Kenneth Rosen, California State Professor of Real Estate and Urban Economics and co-chair of the Fisher Center for Real Estate and Urban Economics, was quoted in the San Francisco Chronicle on July 20 in an article titled "Refinance Wave Crest Higher Rates Likely Will Stem Tidal Wave of Cash-Out Loans." Read the full text at http://sfgate.com/cgi-bin/article.cgi?f=/c/a/2003/07/20/RE133639.DTL.
David Aaker, E.T. Grether Professor of Marketing and Public Policy Emeritus, was quoted in the Dow Jones Newswires on July 18 in an article titled "Fewer Brands Make for Better Profits in Global Beauty." Aaker commented on the importance of having fewer strong brands for consumers.
Andrew Rose, Bernard T. Rocca, Jr., Professor of International Trade and director of the Clausen Center for International Business and Policy, was featured in the British paper Herald Express on July 16 in an article titled "Abbots Battlers off the Bottom at Last."
Dwight Jaffee, Willis Booth Professor of Banking, Finance, and Real Estate and co-chair of the Fisher Center for Real Estate and Urban Economics, was mentioned in the Wall Street Journal on July 15 in an article titled "The Dismal Science: Freddie Hides in the Hedges."
Peter Sealey, adjunct professor in the Marketing Group and co-director at the Center for Marketing and Technology, was quoted in the Los Angeles Times on July 13 in an article titled "Even Mercedes Hits a Few Speed Bumps." Sealey commented on Mercedes' ineffective marketing and pricing strategies.
Andrew Rose's research on joint currencies and trade volumn was featured in The Economist on July 12 in an article titled "The Euro, Trade and Growth - Do Not Expect a Miracle."
The Star Ledger reran the CBS Marketwatch column by Chuck Jaffe titled "Everyone's a Critic Now - Personal Finance" and quoting Terrance Odean, associate professor in the Finance Group, on July 11. Odean commented on the different strategies and behaviors of investors.
Peter Sealey was quoted in The Washington Post on July 11 in an article titled "Segway Still Novelty; High-Tech Scooter, at $5,000, Has Yet to Really Catch on." Sealy commented on the bleak future of the Segway scooter.
Kenneth Rosen was quoted in the San Francisco Chronicle
on July 11 in an article titled "Mortgage Rate Hikes
May Be Bad Omen/Higher Costs Could Depress Booming Housing
Market." Rosen commented that low interest rates have
sustained the housing market. Read the full text at
The same article ran in the Seattle Post-Intelligencer on July 12 with the title "Mortgage Rate Increase Hints of Trouble Ahead." Read the full text at http://seattlepi.nwsource.com/money/130544_risingrate12.html.
Richard Kurovsky, executive director of Marketing & Communications, was quoted in the University Wire on July 11 in an article titled "U. California-Berkeley: Study: MBA Valued More Highly Now than a Generation Ago." Kurovsky commented on the continuing popularity of business degrees.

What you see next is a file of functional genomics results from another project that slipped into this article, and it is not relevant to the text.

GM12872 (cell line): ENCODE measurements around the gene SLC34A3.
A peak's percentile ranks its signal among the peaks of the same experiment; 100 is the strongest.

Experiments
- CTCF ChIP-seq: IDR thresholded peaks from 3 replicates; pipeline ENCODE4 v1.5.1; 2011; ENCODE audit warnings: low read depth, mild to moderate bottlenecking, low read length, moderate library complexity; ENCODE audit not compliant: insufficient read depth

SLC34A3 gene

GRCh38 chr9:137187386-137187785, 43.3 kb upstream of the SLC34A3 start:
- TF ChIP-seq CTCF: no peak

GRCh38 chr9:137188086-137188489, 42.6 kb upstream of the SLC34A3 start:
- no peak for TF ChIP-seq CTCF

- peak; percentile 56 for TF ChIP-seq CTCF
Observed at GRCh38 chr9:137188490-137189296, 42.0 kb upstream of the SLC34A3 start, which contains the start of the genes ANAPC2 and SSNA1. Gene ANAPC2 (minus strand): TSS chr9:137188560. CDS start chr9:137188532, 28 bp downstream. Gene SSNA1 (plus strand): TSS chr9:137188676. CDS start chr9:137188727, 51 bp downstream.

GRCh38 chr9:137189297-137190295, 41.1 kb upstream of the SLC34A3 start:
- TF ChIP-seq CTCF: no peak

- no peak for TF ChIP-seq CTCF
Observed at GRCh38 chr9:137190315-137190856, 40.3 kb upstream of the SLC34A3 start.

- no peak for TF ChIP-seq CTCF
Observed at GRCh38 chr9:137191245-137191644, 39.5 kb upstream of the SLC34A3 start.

Tom Campbell, dean of the Haas School, was featured in a
special profile in the San Francisco Chronicle on July 9 titled
"Tom Campbell: Former Politicians Gets Down to Business
at Haas." Read the full text at
Peter Sealey was quoted in The Milwaukee Journal Sentinel on July 9 in an article titled "Joining the PG-13 Ship Disney Pictures Raises Level in Culture That's Used to Violence." Sealey commented on Walt Disney films adjusting to an increasingly violent youth culture.
Peter Sealey was quoted in the AFX Asia on July 2 in an article titled "Firms Can Soar, or Crash, Off Their Core Flight Paths." Sealey commented on companies' expansion efforts through new ventures.
Peter Sealey was quoted in the US Banker on July 1 in an article titled "Schwab, Meet Tipper. Tipper, Schwab. What do the Country's Duke of Discount and the Former Would-be First Lady Have in Common? They Both Stepped into the Spotlight of a Children's Crusade." Sealey commented on Schwab's decision to set up a Web-based media ratings system.
Severin Borenstein, E.T. Grether Professor in Public Policy and Business Administration, was quoted in The Oakland Tribune on June 29 in an article titled "PG&E and Southern California Edison: Similar Crisis, Different Outcomes." Borenstein commented on the proposed PG&E bankruptcy settlement. Read the full text at http://www.oaklandtribune.com/Stories/0,1413,82%257E10834%257E1485209,00.html?search=filter.
The 2003 Manifesto on the California Electricity Crisis,
created under the auspices of UC Berkeley's Institute of Management,
Innovation and Organization, was mentioned in the Contra Costa
Times on June 29 in an article titled, "California Could
Run Short of Electricity within Two to Three Years."
The same article quoted Severin Borenstein, who commented on the need for building additional power plants.